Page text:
Contact: Meghan Hughes (202) 224-5972 or Kevin Bishop (864) 250-01417
Becoming Energy Independent, Cleaning our Environment
Our nation stands at a crossroads as many significant issues have been ignored for decades. Among them is energy independence and passing along a cleaner environment to future generations.
As a conservative, I have always believed we can and should be better stewards of God's creation. I also know we can strengthen our economy and national security by becoming energy independent.
Last year we spent more than $440 billion on foreign oil and now find ourselves more dependent on overseas supplies than at any other time in our nation's history. Sometimes our money even goes to fund enemies bent on our destruction.
And who will ever forget last years $4 a gallon gas? America has been held hostage by foreign cartels far too long and it's now time we do something about it.
The climate change debate affords us a prime opportunity to address these issues in a way that benefits our economy, national security and environment. Even a long-time skeptic, the U.S. Chamber of Commerce has called for, "a new conversation" and believes there is now, "a solid, workable, commonsense foundation" on which to craft a bill.
Energy Independence Impact on South Carolina
South Carolina, through its many investments in research and technology, has a golden opportunity to lead the pack in an emerging green energy economy. And our state - which trails in many areas - is uniquely positioned to be one of the states to benefit the most from clean energy legislation.
In the Upstate, General Electric is leading the way in alternative energy sources by manufacturing windmill turbines. Clemson University's ICAR has an opportunity to be the national model for producing the car of the future. The University of South Carolina is on the cutting-edge in hydrogen fuel cell energy. We have ongoing bio-mass and alternative fuel research making real progress in the Pee Dee region.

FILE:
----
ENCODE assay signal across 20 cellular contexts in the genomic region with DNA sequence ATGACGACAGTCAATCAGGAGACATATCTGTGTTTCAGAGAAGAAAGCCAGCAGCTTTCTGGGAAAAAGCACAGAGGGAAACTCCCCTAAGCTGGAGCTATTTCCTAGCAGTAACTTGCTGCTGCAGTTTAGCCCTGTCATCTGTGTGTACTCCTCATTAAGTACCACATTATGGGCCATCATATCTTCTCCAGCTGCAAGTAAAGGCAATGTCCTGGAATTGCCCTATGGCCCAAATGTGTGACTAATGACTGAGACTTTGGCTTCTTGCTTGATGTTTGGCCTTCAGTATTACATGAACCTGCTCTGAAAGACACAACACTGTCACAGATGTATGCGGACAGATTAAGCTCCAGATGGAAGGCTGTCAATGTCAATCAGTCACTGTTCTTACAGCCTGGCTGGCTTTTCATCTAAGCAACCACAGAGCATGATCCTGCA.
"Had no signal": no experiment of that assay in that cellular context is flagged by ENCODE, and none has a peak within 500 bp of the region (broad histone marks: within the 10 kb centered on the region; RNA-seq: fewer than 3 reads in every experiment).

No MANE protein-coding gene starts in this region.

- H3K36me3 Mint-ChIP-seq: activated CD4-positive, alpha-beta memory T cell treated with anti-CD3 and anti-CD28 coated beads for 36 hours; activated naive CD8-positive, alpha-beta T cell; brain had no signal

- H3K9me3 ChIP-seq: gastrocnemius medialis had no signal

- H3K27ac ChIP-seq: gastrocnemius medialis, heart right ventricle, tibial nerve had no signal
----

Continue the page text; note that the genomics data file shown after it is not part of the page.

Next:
Most importantly, a green economy can lead to a renaissance in nuclear energy - a field in which South Carolina has the workforce and expertise to excel. To clean up our environment, we must reinvigorate nuclear energy - the largest source of carbon-free energy worldwide.
For more than three decades our nation has refused to build and operate new nuclear power plants. Several companies have already made it clear they would like to construct at least four new nuclear reactors in South Carolina (we have seven already).
Almost half of the electricity generated in our state comes from nuclear energy. Climate change legislation provides us the opportunity to include strong, pro-nuclear provisions that ensure these facilities, and more, are built and operational.
Finally, I believe climate change legislation should open additional regions to responsible offshore drilling. If our state consented to drilling off our shores beyond the horizon, South Carolina would share in the revenues. Every barrel we find here at home is one less we import from overseas. Let's turn "Drill Here Drill Now" from a slogan into reality.
Empowering Unelected Bureaucrats is not Conservative
We also need legislation to provide regulatory certainty to our state's business community. If Congress does not act, unelected bureaucrats at the Environmental Protection Agency (EPA) will issue regulations controlling carbon emissions. In the U.S. Supreme Court's 2007 decision Massachusetts v. EPA, the Court ruled carbon dioxide and other greenhouse gases should be regulated as pollutants under the Clean Air Act.
EPA regulation of carbon is the worst possible scenario. The EPA will destroy jobs and contain no new provisions for expanded nuclear energy or offshore drilling.
Regardless of whether you view climate change as a real threat or some grand hoax, carbon will eventually be regulated - either through congressional action or by the EPA.
Carbon Pollution is a Real Concern
I am not a scientist and do not claim to have all the answers. I can only speak from my own observations, personal experiences, and travels, particularly the Arctic Circle. They lead me to one conclusion - pollution from carbon is doing harm to our environment.
In this debate, I have set aside the extremes - those who offer doom-and-gloom street corner prophecies and those who refuse to even entertain the thought that our current way of doing business is harming our environment in any way.
Both sides prefer to talk past each other. They have yet to embrace the fact that if we work together, we can balance environmental protection with the needs of business. The Boxer-Kerry legislation and Waxman-Markey, as currently written, both fall short of the mark.
There is a pathway forward - if we choose to take it -- that creates sound environmental policy, promotes job creation and frees our nation from dependency on foreign oil. An added benefit is that many of the solutions to the problem will be found right here in South Carolina.
It's time we step up and take the lead.
(This oped began running in South Carolina newspapers on Sunday, November 8.)